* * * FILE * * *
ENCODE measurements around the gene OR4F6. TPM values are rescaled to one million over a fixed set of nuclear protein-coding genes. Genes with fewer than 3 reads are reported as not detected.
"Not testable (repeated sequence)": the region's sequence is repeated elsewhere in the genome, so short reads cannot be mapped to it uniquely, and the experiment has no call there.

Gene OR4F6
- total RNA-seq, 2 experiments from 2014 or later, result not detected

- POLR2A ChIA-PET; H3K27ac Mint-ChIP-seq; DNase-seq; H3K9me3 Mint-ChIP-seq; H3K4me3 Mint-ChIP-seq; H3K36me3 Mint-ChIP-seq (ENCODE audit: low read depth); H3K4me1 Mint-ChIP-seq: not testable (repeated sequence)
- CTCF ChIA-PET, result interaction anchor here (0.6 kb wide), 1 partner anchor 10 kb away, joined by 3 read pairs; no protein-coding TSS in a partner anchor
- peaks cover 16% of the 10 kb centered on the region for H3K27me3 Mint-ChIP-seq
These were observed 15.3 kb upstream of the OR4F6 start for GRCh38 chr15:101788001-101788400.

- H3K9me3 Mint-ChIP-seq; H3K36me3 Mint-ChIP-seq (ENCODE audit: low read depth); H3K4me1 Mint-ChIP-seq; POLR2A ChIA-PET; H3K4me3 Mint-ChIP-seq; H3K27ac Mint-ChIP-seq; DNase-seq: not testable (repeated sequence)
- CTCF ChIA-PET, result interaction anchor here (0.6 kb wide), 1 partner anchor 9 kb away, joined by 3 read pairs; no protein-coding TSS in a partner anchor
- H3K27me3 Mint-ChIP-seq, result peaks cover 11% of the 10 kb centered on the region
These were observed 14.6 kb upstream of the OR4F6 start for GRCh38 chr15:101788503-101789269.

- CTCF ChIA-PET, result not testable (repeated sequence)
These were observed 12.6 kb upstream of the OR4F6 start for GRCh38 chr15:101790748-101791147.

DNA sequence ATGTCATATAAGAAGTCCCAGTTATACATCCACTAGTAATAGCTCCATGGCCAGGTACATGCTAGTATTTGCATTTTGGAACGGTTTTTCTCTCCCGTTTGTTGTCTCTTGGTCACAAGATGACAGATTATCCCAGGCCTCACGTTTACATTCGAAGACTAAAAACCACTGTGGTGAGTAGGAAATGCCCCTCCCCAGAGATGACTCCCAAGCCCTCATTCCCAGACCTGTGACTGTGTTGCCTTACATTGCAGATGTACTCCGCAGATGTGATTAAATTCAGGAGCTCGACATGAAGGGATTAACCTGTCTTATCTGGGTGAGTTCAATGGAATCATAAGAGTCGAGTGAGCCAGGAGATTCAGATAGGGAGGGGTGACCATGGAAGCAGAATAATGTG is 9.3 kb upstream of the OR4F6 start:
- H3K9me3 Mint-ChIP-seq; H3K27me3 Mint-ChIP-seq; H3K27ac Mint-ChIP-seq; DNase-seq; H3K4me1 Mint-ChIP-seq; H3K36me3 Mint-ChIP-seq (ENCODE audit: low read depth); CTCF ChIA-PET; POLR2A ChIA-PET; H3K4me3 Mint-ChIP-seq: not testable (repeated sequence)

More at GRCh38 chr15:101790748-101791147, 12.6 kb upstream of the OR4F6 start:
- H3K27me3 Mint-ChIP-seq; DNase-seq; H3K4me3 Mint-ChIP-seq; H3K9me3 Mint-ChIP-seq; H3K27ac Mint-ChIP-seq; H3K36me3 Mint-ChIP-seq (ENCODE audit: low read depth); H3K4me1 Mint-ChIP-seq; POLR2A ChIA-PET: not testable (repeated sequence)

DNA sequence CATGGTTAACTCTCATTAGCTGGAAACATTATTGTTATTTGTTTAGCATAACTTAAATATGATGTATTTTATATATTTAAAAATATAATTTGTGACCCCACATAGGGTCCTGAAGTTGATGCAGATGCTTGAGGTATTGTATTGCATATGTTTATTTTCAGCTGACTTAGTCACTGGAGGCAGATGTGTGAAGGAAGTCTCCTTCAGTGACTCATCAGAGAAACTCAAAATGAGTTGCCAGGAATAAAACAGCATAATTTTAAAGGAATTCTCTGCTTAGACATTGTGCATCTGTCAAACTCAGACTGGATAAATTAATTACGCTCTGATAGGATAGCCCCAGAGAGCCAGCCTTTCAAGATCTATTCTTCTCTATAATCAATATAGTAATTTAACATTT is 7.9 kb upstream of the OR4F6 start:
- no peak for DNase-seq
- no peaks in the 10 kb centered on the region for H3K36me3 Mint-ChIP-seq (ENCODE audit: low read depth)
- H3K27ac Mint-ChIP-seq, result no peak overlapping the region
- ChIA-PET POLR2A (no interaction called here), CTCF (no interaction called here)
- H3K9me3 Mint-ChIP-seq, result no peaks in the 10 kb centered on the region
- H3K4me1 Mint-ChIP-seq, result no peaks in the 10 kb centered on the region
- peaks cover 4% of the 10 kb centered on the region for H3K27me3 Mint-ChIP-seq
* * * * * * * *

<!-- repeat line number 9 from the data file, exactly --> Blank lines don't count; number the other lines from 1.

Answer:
- H3K9me3 Mint-ChIP-seq; H3K36me3 Mint-ChIP-seq (ENCODE audit: low read depth); H3K4me1 Mint-ChIP-seq; POLR2A ChIA-PET; H3K4me3 Mint-ChIP-seq; H3K27ac Mint-ChIP-seq; DNase-seq: not testable (repeated sequence)